by Sylvia Keesmaat
Our friends over at culture is not optional (*cino), Rob and Kirstin Vander Giessen-Reitsma are teaching a course this semester at Calvin College on pop culture and empire. They sent a couple of questions to Brian Walsh and Sylvia Keesmaat that they were struggling with.
We thought that Sylvia’s response was insightful, so we present here Kirstin’s questions and Sylvia’s reply.
Kirstin: Would you talk about a capital-e Empire as the archetype to the anti-Kingdom? (Empire=evil, Kingdom=good, both manifesting themselves in human culture to varying degrees) Alternately, is there no Empire, but only small-e empire–a collection of manifestations throughout time and place (including within the human heart) that need to be sorted out for what’s good and evil?
Essentially, what is the relationship between EMPIRE and empire? We’re debating about whether to add Howard Zinn’s graphic novel A People’s History of American Empire to our reading list. We want to name manifestations of Empire specifically and clearly, but don’t want to limit our students’ understanding of Empire either, because it’s bigger than this time and place.
We’re going back and forth on how to balance empire as a socio-political reality and Empire as a theological concept. Any help you have time to offer would be appreciated.
Sylvia: I tend to think of the “does empire equal evil (ie. EMPIRE)” issue in this way. The deeper problem goes beyond empire, it goes much deeper down. When I look at the biblical story, it is clear that disobedience and sin begin in the single act of a woman and a man grasping something that was not theirs to grasp. And then that leads to the violence within their family (Cain and Abel) and then to the larger manifestation of societal disobedience (Babel). That larger societal disobedience is what we call empire.
Empire is the largest manifestation of the evil that begins its sojourn in the human heart and grows up through all the relationships that constitute society. The reason that Brian and I and many others focus so much on this particular manifestation of evil is that biblical faith is predominantly formed “in the shadow of empire” to use Walter Brueggemann’s insightful phrase.
The biblical story seems to be constantly grappling with empire precisely because the focus isn’t just on personal sin but on societal sin and what it looks like. So, I guess I wouldn’t say that there is EMPIRE. There is, rather, EVIL, which manifests itself in various empires throughout history.
Another way to say this is that when EVIL takes socio-historical form, it is always imperial in character. In terms of Empire as a theological concept and as a socio-political reality the only clues that we have as to how to live faithfully under empire is to look at how the people of God have engaged faithfully or not in their particular historical situations. And, I think, that there is no non-contextual way to talk about empire, even theologically. (Does that double negative work?).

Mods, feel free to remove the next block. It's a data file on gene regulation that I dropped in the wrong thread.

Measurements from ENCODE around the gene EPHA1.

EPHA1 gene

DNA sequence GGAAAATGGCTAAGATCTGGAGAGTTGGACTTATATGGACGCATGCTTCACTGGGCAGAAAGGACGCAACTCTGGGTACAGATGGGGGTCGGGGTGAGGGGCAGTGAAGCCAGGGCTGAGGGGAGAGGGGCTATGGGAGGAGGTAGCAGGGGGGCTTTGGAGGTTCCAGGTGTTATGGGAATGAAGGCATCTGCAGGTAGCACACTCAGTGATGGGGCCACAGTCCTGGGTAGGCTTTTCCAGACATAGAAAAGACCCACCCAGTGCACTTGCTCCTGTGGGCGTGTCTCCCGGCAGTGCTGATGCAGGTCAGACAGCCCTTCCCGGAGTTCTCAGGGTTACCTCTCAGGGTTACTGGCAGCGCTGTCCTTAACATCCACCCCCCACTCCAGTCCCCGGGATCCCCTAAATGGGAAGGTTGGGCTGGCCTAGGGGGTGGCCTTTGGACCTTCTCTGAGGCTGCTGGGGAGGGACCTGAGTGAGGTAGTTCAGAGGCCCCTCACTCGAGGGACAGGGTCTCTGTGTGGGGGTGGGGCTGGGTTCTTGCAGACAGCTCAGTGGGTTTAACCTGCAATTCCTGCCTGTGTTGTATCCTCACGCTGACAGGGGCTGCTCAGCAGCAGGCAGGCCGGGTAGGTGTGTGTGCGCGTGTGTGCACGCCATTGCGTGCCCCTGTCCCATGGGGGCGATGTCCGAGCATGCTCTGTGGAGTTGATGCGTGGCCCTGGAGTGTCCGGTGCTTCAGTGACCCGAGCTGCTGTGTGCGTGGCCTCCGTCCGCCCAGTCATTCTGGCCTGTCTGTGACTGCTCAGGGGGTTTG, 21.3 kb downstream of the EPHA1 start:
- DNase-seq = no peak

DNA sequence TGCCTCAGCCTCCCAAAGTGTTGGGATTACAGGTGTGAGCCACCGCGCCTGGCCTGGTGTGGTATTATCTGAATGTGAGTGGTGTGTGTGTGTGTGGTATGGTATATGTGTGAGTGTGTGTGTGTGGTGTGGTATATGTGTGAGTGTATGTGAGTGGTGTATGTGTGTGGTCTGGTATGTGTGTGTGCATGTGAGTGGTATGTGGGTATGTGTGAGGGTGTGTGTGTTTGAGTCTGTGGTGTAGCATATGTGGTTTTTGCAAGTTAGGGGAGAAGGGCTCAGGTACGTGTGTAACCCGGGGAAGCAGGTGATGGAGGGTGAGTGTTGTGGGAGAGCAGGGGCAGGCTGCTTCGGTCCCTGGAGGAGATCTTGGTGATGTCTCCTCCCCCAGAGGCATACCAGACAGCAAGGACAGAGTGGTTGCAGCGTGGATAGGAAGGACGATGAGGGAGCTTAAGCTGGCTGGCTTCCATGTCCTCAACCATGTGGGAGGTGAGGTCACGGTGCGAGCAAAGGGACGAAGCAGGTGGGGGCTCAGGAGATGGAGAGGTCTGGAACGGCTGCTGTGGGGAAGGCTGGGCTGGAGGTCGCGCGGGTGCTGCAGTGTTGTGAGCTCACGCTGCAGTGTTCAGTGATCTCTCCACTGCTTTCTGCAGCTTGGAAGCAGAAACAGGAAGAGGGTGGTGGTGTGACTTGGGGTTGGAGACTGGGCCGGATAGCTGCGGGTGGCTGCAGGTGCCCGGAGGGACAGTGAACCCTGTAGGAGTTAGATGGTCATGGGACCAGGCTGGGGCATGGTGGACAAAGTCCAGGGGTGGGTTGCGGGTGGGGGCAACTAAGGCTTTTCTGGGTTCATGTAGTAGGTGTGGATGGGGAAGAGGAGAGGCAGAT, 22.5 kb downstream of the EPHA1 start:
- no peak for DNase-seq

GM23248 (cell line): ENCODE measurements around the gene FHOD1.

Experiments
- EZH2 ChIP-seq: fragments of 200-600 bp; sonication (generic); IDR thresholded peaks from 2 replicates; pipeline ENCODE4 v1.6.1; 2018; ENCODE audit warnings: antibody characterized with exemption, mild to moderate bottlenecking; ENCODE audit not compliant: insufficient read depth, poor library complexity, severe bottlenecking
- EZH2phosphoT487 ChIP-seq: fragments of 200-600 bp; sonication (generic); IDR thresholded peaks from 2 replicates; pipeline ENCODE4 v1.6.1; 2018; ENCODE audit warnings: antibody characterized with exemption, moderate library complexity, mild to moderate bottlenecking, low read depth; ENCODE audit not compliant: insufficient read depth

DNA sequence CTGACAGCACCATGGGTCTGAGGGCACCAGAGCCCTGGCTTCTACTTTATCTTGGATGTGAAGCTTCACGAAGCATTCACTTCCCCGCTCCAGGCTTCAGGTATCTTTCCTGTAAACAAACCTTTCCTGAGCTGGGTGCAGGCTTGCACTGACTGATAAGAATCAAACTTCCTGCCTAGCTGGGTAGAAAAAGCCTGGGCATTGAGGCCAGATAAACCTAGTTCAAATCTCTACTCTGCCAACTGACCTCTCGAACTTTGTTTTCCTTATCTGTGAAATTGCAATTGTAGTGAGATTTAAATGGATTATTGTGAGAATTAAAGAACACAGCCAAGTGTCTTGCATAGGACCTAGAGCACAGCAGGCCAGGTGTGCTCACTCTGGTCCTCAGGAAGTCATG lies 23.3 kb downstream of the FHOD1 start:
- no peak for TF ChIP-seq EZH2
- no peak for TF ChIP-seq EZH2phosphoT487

That is to say, we have to talk specifically about the imperial context in which we find ourselves in order to discern what is faithful living in the heart of empire. But we also have to be careful to show how the lines are larger than this moment in time. So, for instance, when I’m speaking in your country people are eager to label the United States as the evil empire (maybe I’m not talking to your average Christian American).
In Canada, believe it or not, people are more reluctant to make such a claim, perhaps because they don’t want to seem anti-American. And I can understand the reluctance because global capitalism is larger than the United States. And countries like Canada, while acting self-righteous for not going into the war in Iraq, still maintain higher levels of energy consumption per capita than our neighbours to the south.
We may not talk of ourselves as empire, but we are a huge part of the imperial dynamic in the world – we like our oil, we really do!
So I prefer to talk about global capitalism, or, more pointedly, the global capitalist military industrial complex as our imperial reality (but only rarely since that particular phrase alienates more people than it speaks to). And, of course, as far as empires go, the United States is a toddler on the scene. The Netherlands, Britain, Spain all played the imperial game long before the U.S. In fact, the roots of racism, slavery and segregation in the U.S. can be traced to the empires of these countries. Complicity in empire runs in my blood.
Anyway, those are my ramblings. I hope they are of some help to you and Rob and you teach this course. Have fun teaching; we’ll keep you in our prayers